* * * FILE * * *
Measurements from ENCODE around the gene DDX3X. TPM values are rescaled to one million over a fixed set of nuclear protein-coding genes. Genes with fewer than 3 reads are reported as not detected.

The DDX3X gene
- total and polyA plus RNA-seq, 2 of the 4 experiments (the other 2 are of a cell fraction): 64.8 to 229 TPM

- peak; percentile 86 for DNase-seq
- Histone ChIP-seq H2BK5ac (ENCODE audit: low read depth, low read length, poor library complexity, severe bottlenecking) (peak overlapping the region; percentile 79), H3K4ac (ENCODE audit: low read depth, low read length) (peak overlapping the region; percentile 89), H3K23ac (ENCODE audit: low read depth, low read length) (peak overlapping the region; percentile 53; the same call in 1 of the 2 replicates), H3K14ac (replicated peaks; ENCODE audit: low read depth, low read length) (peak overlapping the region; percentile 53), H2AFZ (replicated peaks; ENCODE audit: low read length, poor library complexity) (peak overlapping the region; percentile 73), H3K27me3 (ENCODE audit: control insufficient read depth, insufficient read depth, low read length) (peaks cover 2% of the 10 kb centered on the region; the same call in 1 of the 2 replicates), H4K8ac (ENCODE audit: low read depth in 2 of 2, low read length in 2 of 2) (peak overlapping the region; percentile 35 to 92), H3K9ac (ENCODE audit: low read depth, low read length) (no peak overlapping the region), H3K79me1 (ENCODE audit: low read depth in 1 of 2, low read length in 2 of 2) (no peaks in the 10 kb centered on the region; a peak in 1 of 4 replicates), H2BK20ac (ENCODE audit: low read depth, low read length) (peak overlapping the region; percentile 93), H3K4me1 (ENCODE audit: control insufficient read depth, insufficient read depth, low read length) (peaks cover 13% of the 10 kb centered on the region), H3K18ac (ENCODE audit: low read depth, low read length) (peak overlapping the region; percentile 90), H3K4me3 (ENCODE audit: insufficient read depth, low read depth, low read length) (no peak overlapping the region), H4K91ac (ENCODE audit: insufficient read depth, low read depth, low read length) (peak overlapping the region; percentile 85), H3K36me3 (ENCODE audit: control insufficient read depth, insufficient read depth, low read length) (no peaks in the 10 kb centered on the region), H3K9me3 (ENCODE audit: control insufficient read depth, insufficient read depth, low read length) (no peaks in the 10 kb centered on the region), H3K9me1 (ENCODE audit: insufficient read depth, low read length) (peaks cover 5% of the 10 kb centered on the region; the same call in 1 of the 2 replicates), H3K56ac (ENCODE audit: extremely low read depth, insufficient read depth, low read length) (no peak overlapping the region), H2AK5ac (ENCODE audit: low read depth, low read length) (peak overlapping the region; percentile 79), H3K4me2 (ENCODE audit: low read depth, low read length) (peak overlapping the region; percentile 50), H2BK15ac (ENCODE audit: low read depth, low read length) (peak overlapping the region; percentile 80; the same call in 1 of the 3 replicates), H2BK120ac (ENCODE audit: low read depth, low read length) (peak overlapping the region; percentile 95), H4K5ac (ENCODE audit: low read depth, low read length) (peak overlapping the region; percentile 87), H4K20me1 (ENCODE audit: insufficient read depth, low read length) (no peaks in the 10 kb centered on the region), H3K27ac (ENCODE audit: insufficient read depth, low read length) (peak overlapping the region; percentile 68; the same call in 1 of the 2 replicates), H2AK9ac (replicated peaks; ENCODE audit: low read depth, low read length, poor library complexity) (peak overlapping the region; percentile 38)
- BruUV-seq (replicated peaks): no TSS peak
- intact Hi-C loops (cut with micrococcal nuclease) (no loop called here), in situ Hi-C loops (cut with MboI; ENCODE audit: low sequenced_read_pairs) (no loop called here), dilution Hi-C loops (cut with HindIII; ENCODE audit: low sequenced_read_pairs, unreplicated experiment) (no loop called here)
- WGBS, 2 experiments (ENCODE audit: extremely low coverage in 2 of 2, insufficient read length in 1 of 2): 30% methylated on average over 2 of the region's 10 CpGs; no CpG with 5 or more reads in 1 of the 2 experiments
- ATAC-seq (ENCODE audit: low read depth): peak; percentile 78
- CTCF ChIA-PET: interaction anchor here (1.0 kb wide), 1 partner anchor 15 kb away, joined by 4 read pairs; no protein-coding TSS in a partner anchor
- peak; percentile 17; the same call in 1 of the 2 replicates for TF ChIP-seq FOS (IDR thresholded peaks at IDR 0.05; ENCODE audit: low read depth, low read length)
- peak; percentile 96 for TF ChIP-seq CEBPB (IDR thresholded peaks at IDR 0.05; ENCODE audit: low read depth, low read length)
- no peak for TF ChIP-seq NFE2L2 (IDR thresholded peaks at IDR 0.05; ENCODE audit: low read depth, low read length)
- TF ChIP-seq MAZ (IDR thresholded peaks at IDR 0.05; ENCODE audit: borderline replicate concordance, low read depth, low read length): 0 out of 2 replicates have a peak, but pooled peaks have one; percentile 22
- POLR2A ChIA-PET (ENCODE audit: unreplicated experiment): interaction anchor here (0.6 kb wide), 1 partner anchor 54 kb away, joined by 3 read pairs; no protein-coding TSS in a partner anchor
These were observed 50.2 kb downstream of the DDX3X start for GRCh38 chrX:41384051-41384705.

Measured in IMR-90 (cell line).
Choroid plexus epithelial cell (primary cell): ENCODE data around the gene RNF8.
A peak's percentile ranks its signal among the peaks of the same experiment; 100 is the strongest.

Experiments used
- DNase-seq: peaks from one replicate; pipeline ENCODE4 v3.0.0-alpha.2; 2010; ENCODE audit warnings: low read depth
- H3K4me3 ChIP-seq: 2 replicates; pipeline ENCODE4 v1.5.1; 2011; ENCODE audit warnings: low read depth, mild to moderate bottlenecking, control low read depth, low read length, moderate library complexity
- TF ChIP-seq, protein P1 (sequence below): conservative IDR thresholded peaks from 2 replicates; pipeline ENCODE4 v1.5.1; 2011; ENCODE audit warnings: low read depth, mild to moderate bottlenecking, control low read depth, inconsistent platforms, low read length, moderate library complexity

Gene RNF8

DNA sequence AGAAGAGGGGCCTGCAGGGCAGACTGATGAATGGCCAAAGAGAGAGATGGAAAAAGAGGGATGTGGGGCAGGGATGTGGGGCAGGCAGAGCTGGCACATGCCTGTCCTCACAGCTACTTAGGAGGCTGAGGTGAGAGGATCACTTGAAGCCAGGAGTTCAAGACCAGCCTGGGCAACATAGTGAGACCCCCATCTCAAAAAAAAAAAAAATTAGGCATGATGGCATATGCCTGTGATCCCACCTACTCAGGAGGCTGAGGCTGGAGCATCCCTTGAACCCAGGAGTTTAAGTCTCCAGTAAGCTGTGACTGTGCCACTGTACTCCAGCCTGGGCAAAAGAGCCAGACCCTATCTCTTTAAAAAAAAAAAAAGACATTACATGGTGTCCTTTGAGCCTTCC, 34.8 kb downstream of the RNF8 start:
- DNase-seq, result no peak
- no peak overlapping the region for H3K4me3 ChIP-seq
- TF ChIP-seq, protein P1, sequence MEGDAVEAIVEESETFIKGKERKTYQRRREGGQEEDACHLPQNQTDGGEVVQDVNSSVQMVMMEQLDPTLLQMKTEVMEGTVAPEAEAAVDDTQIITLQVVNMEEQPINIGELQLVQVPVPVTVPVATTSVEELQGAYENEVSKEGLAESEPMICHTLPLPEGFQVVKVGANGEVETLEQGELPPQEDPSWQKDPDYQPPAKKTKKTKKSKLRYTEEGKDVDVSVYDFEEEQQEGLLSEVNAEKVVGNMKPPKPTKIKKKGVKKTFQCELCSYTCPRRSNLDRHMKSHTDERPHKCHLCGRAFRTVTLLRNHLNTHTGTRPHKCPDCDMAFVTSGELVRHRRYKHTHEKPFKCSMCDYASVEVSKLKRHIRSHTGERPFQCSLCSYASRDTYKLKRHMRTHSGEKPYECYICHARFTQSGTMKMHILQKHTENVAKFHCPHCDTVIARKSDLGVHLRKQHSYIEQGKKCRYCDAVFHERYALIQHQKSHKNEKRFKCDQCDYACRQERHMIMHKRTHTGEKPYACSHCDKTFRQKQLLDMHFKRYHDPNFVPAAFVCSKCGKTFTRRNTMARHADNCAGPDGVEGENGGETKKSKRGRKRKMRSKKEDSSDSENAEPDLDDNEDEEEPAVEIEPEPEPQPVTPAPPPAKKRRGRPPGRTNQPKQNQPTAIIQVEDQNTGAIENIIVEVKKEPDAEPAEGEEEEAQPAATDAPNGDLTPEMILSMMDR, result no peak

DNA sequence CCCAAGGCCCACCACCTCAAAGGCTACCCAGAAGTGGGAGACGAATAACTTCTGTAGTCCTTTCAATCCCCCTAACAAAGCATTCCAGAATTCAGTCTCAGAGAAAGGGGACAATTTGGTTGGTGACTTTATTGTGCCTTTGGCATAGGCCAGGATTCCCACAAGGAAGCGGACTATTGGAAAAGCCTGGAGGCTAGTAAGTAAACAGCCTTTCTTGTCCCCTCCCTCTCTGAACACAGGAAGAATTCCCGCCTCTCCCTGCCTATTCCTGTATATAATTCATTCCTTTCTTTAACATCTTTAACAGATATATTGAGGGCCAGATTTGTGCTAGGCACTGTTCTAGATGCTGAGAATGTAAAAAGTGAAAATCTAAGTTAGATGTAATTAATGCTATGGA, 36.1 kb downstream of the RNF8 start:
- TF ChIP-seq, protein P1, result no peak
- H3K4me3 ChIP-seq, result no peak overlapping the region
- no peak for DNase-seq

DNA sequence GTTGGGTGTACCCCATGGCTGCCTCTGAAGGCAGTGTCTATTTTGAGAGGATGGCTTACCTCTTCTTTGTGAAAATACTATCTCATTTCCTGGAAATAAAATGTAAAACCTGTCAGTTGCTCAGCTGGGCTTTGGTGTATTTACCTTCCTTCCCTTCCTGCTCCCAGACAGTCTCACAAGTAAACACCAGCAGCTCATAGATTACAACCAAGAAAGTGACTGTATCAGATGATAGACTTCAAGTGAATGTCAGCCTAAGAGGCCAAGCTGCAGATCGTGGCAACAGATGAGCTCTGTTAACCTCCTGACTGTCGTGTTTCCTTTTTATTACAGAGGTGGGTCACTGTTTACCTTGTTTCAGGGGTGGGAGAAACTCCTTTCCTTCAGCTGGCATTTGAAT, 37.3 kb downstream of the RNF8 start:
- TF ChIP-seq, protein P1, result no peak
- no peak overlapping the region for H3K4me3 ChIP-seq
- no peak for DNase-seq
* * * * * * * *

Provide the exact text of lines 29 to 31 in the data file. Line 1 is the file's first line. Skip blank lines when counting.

DNA sequence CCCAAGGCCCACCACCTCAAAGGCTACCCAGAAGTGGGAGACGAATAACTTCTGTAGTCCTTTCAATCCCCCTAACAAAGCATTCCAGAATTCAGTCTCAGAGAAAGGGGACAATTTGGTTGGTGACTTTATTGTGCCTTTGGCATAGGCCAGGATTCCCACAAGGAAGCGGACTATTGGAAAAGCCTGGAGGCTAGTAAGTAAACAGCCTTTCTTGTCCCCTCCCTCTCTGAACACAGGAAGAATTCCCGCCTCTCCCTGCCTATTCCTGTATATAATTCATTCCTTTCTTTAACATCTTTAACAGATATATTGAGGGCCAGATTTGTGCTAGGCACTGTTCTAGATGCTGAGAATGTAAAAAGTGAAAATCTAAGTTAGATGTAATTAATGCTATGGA, 36.1 kb downstream of the RNF8 start:
- TF ChIP-seq, protein P1, result no peak
- H3K4me3 ChIP-seq, result no peak overlapping the region